Allow me to vent an old complaint. It’s something that I can’t get off my chest, although I have written about it many times. Every time I hear a politician utter the word “values,” I throw my shoe at the TV. I throw both shoes at the screen when I hear the term “family values.” It’s not that I personally am without moral beliefs. In fact the ones I hold would suggest that I’m a social reactionary. What I object to is empty rhetoric.
All politicians favor “values,” and when those on the social Left claim to stand for “family values,” as Obama has been doing, they have as much right to that term as anyone else. Indeed I can respect people I disagree with on just about everything, because they act on the basis of their beliefs.
Some of my Republican friends, who make fun of my attitude, ask me whether I really admire Obama as a person of principle. I respond by explaining that to whatever extent he acts on the basis of conviction, Obama deserves my respect. I wish I could say the same about Mitt Romney or other GOP presidential candidates who waffle every time they encounter liberal journalists or think that a hostile reporter may be eaves-dropping. Although I disagree with Ron Paul’s judgments about Iran, I have to recognize that Paul stands up for his constitutional principles. I find the same integrity in John Bolton, whom I have known for many years. Although I would not trust the war-happy Bolton anywhere near Foggy Bottom, let alone as Secretary of State, I’m sure he would never betray his conscience. For me that does count for something.
The users of the value-word are mostly hack Republicans, trying to avoid mine fields. Value-talk typically consists of phrases intended to reassure one’s base while revealing nothing that could get hurt the speaker. In the current presidential primaries several Republicans have departed from this script by telling us what they would do to oppose gay marriage and restrict abortions. I applaud this honesty, which for me is far less distasteful than hearing someone announce that he or she is the candidate of values. The only “value” that I find in such politicians is the priority of getting elected.
But standing for principle may not be enough. I also wish to hear from the advocates of traditional social positions how they intend to implement them. It seems that even those with whom I agree in principle have sometimes held questionable views about constitutional matters. It is state legislatures, not courts or federal bureaucrats, which should be dealing with abortion and gay marriage. Congresswoman Bachmann and former Senator Santorum both misstated this procedural matter during primary debates, although Santorum later corrected his mistake. All attempts at end-runs around state governments in order to have the feds decide social issues is not only constitutionally wrong but also dumb. Do social traditionalists honestly believe that the federal government is more likely to ride to their rescue than the state legislatures of our more conservative states? It is mostly the federal administration that has steered the country leftward throughout my life. I see no reason to believe this will change in the foreseeable future.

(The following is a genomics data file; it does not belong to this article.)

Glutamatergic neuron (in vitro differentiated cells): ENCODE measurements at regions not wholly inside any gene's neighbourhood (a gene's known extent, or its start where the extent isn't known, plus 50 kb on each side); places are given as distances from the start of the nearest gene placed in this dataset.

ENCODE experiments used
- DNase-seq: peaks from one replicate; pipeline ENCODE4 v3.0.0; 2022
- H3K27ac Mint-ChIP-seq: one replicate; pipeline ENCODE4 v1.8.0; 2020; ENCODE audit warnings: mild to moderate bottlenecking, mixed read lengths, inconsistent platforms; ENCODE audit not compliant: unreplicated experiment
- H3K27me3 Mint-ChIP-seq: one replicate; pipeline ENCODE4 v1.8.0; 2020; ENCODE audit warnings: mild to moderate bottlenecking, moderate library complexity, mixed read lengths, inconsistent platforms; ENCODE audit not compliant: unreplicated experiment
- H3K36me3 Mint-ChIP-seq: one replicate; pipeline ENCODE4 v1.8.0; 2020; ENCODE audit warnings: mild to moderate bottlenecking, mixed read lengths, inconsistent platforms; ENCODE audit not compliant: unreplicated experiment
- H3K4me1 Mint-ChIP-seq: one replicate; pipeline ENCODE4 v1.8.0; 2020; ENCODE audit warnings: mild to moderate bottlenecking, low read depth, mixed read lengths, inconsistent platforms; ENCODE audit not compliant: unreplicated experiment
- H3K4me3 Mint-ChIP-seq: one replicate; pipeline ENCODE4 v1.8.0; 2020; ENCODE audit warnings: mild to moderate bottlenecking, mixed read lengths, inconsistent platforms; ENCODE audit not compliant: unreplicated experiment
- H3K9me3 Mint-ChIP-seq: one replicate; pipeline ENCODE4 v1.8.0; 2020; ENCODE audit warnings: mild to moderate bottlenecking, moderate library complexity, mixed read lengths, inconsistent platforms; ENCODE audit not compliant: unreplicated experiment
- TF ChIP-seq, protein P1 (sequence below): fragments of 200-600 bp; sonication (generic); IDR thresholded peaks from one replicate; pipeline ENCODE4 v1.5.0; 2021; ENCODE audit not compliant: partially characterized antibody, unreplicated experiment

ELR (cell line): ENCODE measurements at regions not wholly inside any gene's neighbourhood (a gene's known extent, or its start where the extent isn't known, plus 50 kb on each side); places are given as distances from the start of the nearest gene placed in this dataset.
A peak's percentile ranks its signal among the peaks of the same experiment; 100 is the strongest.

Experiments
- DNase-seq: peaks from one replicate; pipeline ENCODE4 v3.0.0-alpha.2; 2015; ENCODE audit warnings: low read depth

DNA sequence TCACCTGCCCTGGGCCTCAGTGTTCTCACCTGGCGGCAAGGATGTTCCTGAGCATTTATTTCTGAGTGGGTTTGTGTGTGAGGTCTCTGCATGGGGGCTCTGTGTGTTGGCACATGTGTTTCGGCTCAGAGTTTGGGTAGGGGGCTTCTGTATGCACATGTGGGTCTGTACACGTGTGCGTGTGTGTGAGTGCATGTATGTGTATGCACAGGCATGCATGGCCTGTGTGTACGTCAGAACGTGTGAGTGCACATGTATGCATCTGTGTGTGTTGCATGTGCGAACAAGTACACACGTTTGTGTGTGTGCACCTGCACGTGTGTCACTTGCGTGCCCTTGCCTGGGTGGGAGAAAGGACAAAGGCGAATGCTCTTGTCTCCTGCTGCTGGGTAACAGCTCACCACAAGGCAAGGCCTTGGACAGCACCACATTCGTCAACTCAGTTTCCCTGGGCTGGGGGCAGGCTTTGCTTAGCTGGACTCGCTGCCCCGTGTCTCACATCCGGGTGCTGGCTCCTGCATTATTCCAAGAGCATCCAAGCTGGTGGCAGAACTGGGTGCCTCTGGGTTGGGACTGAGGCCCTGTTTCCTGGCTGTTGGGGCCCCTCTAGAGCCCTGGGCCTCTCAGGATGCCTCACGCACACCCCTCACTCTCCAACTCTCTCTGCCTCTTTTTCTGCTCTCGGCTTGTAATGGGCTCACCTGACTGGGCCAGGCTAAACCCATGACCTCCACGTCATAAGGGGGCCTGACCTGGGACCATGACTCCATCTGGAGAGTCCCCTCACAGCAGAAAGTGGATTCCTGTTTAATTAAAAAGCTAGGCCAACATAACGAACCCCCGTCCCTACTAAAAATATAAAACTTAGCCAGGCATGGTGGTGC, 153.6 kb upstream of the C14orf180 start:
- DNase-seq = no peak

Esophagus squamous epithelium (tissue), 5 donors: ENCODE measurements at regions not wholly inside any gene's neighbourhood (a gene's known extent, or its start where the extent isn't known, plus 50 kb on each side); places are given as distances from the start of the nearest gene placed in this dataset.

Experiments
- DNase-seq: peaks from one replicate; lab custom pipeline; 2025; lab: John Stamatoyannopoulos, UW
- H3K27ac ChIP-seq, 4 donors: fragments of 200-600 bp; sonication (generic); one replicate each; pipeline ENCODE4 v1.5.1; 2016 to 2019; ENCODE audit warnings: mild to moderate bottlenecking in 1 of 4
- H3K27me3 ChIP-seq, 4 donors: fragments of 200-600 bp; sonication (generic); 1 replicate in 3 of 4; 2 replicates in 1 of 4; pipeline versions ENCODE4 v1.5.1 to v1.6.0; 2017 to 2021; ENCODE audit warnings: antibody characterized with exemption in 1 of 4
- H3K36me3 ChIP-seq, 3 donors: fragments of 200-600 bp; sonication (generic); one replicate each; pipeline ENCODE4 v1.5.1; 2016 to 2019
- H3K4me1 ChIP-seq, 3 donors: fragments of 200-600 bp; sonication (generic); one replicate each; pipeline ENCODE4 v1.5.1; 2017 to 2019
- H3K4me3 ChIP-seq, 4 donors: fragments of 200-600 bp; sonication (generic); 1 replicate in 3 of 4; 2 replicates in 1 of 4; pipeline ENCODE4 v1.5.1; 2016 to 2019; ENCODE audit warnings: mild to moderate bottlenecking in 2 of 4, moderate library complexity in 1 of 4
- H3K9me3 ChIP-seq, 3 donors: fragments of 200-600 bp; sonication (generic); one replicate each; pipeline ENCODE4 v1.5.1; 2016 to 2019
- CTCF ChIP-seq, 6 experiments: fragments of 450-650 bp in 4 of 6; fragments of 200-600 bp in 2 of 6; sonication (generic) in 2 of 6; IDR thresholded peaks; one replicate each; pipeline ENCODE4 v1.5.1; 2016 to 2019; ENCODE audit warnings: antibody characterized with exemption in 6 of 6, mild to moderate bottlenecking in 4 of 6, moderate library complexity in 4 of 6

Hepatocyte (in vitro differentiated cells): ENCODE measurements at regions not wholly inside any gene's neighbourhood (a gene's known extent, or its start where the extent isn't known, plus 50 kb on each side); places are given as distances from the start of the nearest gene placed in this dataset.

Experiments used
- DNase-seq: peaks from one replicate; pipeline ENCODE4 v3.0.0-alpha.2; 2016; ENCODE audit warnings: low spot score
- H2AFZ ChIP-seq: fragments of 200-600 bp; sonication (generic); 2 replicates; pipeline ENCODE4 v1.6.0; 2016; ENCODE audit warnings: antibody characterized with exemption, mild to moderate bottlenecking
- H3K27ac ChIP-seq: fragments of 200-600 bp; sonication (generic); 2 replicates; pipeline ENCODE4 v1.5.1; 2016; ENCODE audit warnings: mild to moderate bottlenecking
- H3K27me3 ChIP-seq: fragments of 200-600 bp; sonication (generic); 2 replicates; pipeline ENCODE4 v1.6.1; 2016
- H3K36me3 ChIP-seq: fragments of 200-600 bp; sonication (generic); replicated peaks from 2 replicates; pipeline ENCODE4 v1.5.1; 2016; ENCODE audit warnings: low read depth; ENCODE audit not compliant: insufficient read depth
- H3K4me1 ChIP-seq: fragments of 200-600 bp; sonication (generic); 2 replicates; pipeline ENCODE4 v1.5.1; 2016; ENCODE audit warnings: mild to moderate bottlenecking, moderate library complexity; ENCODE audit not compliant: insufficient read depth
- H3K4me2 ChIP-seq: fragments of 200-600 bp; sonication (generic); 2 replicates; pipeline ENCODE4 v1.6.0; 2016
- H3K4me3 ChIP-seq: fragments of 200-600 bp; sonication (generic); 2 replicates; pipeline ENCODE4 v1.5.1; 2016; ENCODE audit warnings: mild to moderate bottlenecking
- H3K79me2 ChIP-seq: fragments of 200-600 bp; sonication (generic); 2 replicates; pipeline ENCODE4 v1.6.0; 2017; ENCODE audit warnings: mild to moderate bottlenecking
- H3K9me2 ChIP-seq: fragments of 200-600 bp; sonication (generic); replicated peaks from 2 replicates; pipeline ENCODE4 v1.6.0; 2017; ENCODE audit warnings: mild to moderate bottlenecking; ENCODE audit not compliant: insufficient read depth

The beginning of the GOP’s value-noises coincided with two developments. One, after the resounding defeat of presidential candidate Barry Goldwater in 1964, it became clear that any politician who suggested that he would substantially cut back the welfare state was destined to lose. This became particularly evident after Lyndon Johnson introduced extensive entitlement programs after his victory against Goldwater. Thereafter the GOP decided to run as the party that would protect a steadily expanding bundle of entitlements.
Two, the country veered politically and socially to the left with the civil rights and feminist revolutions. But some Americans thought these developments went too far and resented the role of unelected judges in bringing them about. The reaction against abortion rights and other consequences of a revolutionary epoch allowed the GOP to find a new lease on life. The GOP would be for “values” and in an even fuzzier way for “getting government off our backs.” But electoral interests trump these sound bites. Although presidential candidates are rhetorically for “trimming government waste,” Republican presidents fill the federal administration with their hangers-on—and even create new ones for the overload.
The same presidents have appointed federal judges who are less radical than their Democratic counterparts, but this has hardly changed the scope of judicial governance. Except for recent proposals by Newt Gingrich for Congress to oversee federal judges, Republican presidential contenders have called for nothing that would weaken the federal judiciary or limit its ability to shape social policy. Blasting activist courts in campaigning may be more profitable than trying to make the problem go away for social conservatives.